I live in the Northwest Territories, in a little town called Fort Good Hope, down the Mackenzie River... I have lived here for thirteen years. Every year I go to fish camp with my grandparents. I've learned a lot from them, such as traditional ways, making dry meat and dry fish, snowshoes, trapping, and other stuff...
I learned a lot from my grandparents, so now I know how to do stuff on the land. Lorraine Gardebois, Fort Good Hope, 2001
The Sahtu communities are all founded in the resource industry, but retain traces of their original frontier character. The four Dene communities were originally established as centres in the fur trade. The economy of Norman Wells is still based on the oil resource that first gave rise to the community. Local economies have more recently diversified and evolved as administrative centres for social services and land claims implementation, including resource management functions.
The communities have modernized considerably over the past several decades, and now boast water delivery, cable television, regular air service and winter road access.
Today, the population of the Sahtu is over 2,800 and is projected to exceed 3,000 by the year 2019. The diversity of the population reflects the changes that have taken place over the past century. As of the 2001 federal census, the Sahtu Dene comprise 71% of the total population; 7% are Métis, 1% are Inuit, and 21% are non-aboriginal. A large proportion of the population, almost 40%, is under the age of 25. The creation of a viable future for these youth in the region is a major focus of Sahtu leaders as they move toward greater control of resources and services.
Like much of Northern Canada, the Sahtu and its communities cannot be accessed by southern methods of transportation such as all-season roads or railways. Inhabitants rely on year-round air transport, summer river barge service and ice roads in the winter to move around the Region and to ship supplies and goods.
From mid-June to mid-October, high power tug boats launch from Hay River push specially designed flat-bottom barges up and down the Mackenzie River, delivering boats, cars, snowmobiles, heavy equipment, fuel oils, building supplies, bulk foods and other goods.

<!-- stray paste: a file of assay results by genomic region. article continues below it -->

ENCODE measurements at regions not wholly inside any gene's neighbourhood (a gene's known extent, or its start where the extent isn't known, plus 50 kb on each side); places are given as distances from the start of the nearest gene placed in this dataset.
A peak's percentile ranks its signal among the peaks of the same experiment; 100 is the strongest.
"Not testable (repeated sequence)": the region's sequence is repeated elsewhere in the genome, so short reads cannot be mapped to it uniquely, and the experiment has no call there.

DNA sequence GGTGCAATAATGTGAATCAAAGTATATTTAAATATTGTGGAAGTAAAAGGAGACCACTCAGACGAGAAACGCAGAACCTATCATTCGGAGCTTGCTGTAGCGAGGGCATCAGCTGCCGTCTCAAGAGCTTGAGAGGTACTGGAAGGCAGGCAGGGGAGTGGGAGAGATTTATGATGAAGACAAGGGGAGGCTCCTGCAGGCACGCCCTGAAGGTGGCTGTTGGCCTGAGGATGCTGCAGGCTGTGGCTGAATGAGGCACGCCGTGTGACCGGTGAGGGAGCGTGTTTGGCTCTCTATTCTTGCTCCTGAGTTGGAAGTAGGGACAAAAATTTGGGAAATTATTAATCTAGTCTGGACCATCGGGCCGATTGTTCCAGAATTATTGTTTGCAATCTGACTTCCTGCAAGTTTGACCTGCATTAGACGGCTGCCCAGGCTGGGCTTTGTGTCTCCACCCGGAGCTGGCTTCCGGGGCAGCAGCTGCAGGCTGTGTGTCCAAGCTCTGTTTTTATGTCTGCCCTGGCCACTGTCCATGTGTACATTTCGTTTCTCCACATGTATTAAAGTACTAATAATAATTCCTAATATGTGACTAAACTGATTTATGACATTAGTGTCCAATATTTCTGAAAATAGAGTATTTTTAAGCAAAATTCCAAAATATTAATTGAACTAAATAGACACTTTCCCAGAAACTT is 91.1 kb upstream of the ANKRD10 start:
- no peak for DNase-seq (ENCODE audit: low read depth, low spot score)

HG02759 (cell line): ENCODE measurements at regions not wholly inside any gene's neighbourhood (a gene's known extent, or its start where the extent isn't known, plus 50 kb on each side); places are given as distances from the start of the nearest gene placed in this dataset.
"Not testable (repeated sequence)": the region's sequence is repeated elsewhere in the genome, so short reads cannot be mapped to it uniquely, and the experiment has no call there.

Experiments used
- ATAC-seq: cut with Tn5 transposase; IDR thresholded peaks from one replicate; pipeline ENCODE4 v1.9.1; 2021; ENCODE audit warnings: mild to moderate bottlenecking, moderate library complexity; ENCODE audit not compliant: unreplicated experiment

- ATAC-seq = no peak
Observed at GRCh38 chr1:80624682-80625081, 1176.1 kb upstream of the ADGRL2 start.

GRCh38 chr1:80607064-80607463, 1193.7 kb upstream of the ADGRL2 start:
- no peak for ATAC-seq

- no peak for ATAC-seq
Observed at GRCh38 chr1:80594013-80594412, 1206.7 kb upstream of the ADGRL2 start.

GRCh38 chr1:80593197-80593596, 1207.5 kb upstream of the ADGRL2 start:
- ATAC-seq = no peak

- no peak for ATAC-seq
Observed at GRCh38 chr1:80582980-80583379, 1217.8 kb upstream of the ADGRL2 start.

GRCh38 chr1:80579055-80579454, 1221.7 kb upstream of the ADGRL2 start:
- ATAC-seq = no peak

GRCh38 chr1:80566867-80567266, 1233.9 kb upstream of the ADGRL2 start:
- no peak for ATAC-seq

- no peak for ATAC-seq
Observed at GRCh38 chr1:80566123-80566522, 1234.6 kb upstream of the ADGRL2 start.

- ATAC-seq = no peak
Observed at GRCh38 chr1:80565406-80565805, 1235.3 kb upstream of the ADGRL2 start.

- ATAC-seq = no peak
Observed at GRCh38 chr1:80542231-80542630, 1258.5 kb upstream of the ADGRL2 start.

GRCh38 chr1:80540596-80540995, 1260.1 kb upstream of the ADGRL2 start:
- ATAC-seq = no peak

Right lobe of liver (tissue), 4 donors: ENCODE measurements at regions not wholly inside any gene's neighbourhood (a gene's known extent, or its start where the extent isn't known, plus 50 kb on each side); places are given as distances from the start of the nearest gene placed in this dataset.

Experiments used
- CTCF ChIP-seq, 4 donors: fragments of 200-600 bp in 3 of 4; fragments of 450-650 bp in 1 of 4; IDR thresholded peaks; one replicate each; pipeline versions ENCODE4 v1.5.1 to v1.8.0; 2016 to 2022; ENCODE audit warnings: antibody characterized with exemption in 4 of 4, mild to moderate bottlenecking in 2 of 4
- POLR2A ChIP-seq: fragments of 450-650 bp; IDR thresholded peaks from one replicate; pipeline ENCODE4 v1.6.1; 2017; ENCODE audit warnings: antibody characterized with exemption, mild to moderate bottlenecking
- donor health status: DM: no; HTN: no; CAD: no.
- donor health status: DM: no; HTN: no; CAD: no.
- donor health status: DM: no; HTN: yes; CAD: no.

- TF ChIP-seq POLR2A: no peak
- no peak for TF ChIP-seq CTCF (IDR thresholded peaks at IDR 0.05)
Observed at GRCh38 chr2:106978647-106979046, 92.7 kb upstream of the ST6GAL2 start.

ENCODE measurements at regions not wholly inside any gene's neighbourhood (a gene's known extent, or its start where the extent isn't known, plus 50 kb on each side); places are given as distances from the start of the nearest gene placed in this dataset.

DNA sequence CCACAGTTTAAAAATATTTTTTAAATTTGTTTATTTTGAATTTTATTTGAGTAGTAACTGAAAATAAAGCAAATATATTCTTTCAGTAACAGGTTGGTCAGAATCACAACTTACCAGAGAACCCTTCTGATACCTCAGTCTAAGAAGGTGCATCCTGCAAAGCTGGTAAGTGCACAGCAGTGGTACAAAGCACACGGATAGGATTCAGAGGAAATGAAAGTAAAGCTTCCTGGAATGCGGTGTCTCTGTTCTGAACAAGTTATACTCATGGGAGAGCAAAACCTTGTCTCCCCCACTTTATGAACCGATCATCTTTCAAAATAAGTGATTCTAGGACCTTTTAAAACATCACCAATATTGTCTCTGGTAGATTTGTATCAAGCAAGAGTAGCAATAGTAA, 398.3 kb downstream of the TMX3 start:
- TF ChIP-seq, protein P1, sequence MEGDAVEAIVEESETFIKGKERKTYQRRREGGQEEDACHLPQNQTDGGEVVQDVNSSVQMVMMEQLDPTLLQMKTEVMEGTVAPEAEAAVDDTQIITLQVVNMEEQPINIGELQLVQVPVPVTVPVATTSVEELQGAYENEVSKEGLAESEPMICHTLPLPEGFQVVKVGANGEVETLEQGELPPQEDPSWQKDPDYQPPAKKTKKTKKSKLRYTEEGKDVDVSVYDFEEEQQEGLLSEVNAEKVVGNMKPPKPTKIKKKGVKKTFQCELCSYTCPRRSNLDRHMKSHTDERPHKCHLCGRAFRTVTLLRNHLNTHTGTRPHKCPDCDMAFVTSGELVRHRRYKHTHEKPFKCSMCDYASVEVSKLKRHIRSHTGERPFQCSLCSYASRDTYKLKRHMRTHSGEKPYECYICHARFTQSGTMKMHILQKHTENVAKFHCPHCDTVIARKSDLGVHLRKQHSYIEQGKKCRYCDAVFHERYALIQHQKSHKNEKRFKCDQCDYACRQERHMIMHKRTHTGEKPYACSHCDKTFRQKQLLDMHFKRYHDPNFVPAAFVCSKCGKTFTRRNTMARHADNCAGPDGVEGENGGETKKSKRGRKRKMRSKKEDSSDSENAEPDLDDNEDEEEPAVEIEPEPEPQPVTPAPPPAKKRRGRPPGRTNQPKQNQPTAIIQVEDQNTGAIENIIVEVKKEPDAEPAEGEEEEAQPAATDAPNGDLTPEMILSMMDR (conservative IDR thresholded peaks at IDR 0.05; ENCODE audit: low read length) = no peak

Service was originally provided by private barge companies hired by the Canadian government. Eventually competition reduced the barge companies to the single, government-owned Northern Transportation Company, Ltd (NTC). In the 1970s, as part of their land claims settlement, the Inuit became owners of the NTC's large fleet of tugs and barges.
The Mackenzie River demands expert navigational skills from the tug boat crews. The river's annual freeze up and sudden flood of water and ice scours the river bottom, changing the navigation channel from season to season. Coast Guard crews patrol the river, measuring depth using electronic depth sounders, then anchoring buoys to mark the channels for the barges.
Winter roads usually open mid-to-late December and operate through mid-March. Freeze-up provides a bed of frozen ground and a coat of ice on the lakes, thick enough to allow the weight of vehicle traffic. The winter road is cleared and maintained from the termination of the permanent highway at Wrigley up along the Mackenzie Valley with an extension near Tulita going east to Deline and an extension at Fort Good Hope travelling east to Colville Lake.
For the communities along the Mackenzie River, the winter road replaces summer barge service with truck service. For Deline and Colville Lake, which do not have access to barge service in the summer, the winter road is critical for the delivery of bulk supplies such as heating fuel, electricity and other necessary goods not practical or possible to be delivered by air.
Climate and terrain challenge transportation to the Sahtu and within the region
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